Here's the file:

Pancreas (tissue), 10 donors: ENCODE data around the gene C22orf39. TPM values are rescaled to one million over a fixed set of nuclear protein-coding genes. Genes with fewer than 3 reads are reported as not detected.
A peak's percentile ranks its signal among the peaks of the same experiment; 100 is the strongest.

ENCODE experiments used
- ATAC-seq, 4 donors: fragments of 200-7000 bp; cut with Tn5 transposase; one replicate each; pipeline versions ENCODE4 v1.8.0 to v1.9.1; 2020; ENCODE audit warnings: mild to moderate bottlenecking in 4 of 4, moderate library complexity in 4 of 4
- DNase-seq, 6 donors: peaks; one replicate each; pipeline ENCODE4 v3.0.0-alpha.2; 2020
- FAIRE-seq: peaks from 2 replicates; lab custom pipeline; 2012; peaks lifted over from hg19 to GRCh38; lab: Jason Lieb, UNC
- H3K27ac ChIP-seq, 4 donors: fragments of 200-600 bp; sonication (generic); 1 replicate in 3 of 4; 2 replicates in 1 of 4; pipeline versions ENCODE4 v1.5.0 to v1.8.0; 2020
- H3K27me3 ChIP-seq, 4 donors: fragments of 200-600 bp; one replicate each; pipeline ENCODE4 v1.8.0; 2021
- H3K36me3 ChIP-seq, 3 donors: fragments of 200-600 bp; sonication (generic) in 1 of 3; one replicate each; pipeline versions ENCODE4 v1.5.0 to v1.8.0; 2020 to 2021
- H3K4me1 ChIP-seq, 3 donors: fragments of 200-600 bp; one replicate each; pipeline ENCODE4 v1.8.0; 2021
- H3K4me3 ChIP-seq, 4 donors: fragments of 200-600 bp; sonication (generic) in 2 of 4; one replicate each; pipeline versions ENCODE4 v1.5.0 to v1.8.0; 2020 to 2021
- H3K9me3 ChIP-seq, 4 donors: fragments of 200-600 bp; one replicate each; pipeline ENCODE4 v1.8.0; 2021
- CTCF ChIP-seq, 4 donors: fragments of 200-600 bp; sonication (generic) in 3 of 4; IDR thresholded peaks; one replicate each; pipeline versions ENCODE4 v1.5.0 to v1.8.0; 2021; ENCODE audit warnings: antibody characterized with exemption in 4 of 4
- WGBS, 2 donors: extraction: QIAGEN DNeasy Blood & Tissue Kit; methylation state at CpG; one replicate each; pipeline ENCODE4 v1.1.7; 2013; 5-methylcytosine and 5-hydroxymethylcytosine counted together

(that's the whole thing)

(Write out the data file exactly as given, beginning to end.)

Pancreas (tissue), 10 donors: ENCODE data around the gene C22orf39. TPM values are rescaled to one million over a fixed set of nuclear protein-coding genes. Genes with fewer than 3 reads are reported as not detected.
A peak's percentile ranks its signal among the peaks of the same experiment; 100 is the strongest.

ENCODE experiments used
- ATAC-seq, 4 donors: fragments of 200-7000 bp; cut with Tn5 transposase; one replicate each; pipeline versions ENCODE4 v1.8.0 to v1.9.1; 2020; ENCODE audit warnings: mild to moderate bottlenecking in 4 of 4, moderate library complexity in 4 of 4
- DNase-seq, 6 donors: peaks; one replicate each; pipeline ENCODE4 v3.0.0-alpha.2; 2020
- FAIRE-seq: peaks from 2 replicates; lab custom pipeline; 2012; peaks lifted over from hg19 to GRCh38; lab: Jason Lieb, UNC
- H3K27ac ChIP-seq, 4 donors: fragments of 200-600 bp; sonication (generic); 1 replicate in 3 of 4; 2 replicates in 1 of 4; pipeline versions ENCODE4 v1.5.0 to v1.8.0; 2020
- H3K27me3 ChIP-seq, 4 donors: fragments of 200-600 bp; one replicate each; pipeline ENCODE4 v1.8.0; 2021
- H3K36me3 ChIP-seq, 3 donors: fragments of 200-600 bp; sonication (generic) in 1 of 3; one replicate each; pipeline versions ENCODE4 v1.5.0 to v1.8.0; 2020 to 2021
- H3K4me1 ChIP-seq, 3 donors: fragments of 200-600 bp; one replicate each; pipeline ENCODE4 v1.8.0; 2021
- H3K4me3 ChIP-seq, 4 donors: fragments of 200-600 bp; sonication (generic) in 2 of 4; one replicate each; pipeline versions ENCODE4 v1.5.0 to v1.8.0; 2020 to 2021
- H3K9me3 ChIP-seq, 4 donors: fragments of 200-600 bp; one replicate each; pipeline ENCODE4 v1.8.0; 2021
- CTCF ChIP-seq, 4 donors: fragments of 200-600 bp; sonication (generic) in 3 of 4; IDR thresholded peaks; one replicate each; pipeline versions ENCODE4 v1.5.0 to v1.8.0; 2021; ENCODE audit warnings: antibody characterized with exemption in 4 of 4
- WGBS, 2 donors: extraction: QIAGEN DNeasy Blood & Tissue Kit; methylation state at CpG; one replicate each; pipeline ENCODE4 v1.1.7; 2013; 5-methylcytosine and 5-hydroxymethylcytosine counted together